He starts, at 9.05am, with that overhead shot – as well as a shot through the window behind Grabol and Lie Kaas, framing the suspect’s face and the back of their heads. Wullenweber is acutely aware of the issue of learning lines: by 11.00am, he has already done four takes of the scene, with two camera angles each, and is only just about to focus in on Grabol and Lie Kaas’s faces. “We save these angles till later – they’ll be warmed up by now,” he explains.

But Wullenweber has another force of nature to contend with: Grabol’s sense of humour. In person, she could not be more different from Sarah Lund: warm, outgoing and, most of all, giggly. Lie Kaas, it seems, brings out the worst in her and, sure enough, she corpses. “For Satan,” she chides herself, several times (it’s Danish for “goddammit”). “Nikolaj said, when we were doing that scene, it’s like I’m running on the water, and there are little stones, and I jump from stone to stone,” she explains later. “Hopefully I get to the end of the scene with dry feet.”

At noon the crew breaks for lunch – which includes the remnants of some rather delicious cake that was delivered for Grabol’s 44th birthday earlier that week. The Killing’s producer, Piv Bernth, takes me for a tour of this slightly melancholy building. Alongside Sveistrup and Grabol, Bernth is the third strand of what she calls The Killing’s “creative DNA” – she has now been promoted to head of drama for DR, Denmark’s public service broadcaster.

In another studio, an entire house is now being constructed for a new DR series. But this, explains Bernth, is where the Birk Larsens’ removals depot was constructed for series one of The Killing – she shows me the huge doors that once opened out on to their yard.

“Over there was our ‘back lot’”, gestures Bernth, explaining that the Copenhagen skyline was painted on huge boards. But Bernth had to do a deal with the local fire department in Soborg – the boards were sufficiently flimsy that, if a fire broke out in the studio, the cast and crew could jump in the red Birk Larsen vans and drive straight through them.

Before shooting restarts for the afternoon, Bernth leaves me to chat with Lie Kaas, an amiable chap who seems unmoved by the fact that his predecessors in series one and two both met sticky ends. His Special Branch character is brought in because the case involves one of Denmark’s richest families but, says Lie Kaas, there is more to his relationship with Lund. “We have some sort of connection, from way back when at police academy. They knew each other, there’s a personal angle to this,” he says. “They’re old friends – maybe more than that – and things didn’t work out. This kind of tension is definitely an issue.”

So do Borch and Lund get together in series three? “I can’t tell you that. Can I? I can’t.”

Shooting reconvenes for the afternoon, with the action now among the desks and files of the police squad room. I perch at a police desk, out of shot, but surrounded by props left over from previous series – there’s a note on a file in front of me signed “Jan Meyer” (Lund’s partner in series one) and, on the windowsill, a memo from the office of Thomas Buch (the beleaguered Justice Minister from series two).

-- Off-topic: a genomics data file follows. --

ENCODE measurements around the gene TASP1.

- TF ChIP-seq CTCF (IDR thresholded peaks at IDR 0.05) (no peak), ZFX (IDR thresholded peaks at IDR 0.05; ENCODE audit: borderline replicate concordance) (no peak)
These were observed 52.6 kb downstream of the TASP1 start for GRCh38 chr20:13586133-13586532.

When filming finishes after a long day, it seems too much to ask Grabol to start posing for press pictures. But, in typical Danish style, nothing is too much trouble for her – she even puts The Sweater on specially. Sarah Lund then “interrogates” me in the interview room, and we find a rail full of three series worth of jumpers.

And, when the camera finishes flashing, Grabol won’t hear of me taking a cab back into town. She bundles me into her Skoda, throwing a pair of trainers out of the way so I can get into the passenger seat. Is she, I wonder, getting a sense of how it will feel to say goodbye to Sarah Lund? “Yes, I am getting a sense, and I’m dreading it, I’m really dreading it. I think it’s pathetic, to feel that way – it’s a character, it’s a job. But I must say, it’s going to be like a divorce. And all divorces – I know this – are a mix of relief and grief.”

What fans want to know, of course, is whether Sveistrup will leave the door open – even a tiny crack – for Sarah Lund to return. When I ask him that question directly, he pauses to think. “Is that the same as asking me if I’m going to kill her?” he asks – then roars with laughter. “I’m not going to tell. And… it’s not written yet.”

Whether Lund survives or not, Grabol at least is promised a proper send-off by the crew. She explains that Bernth, the producer, is insisting that the very last scene to be filmed must include Lund. “Piv’s not going to stray from that – she wants the very last shot to be of Sarah Lund,” says Grabol. “And I don’t know if I’m going to be able to do that last take. It’s going to be emotional.”

Maybe, I suggest, Sarah Lund will finally learn how to cry. “Oh, I hope not,” says Grabol. “I really hope not.”


The Killing III begins tonight at 9:00pm on BBC4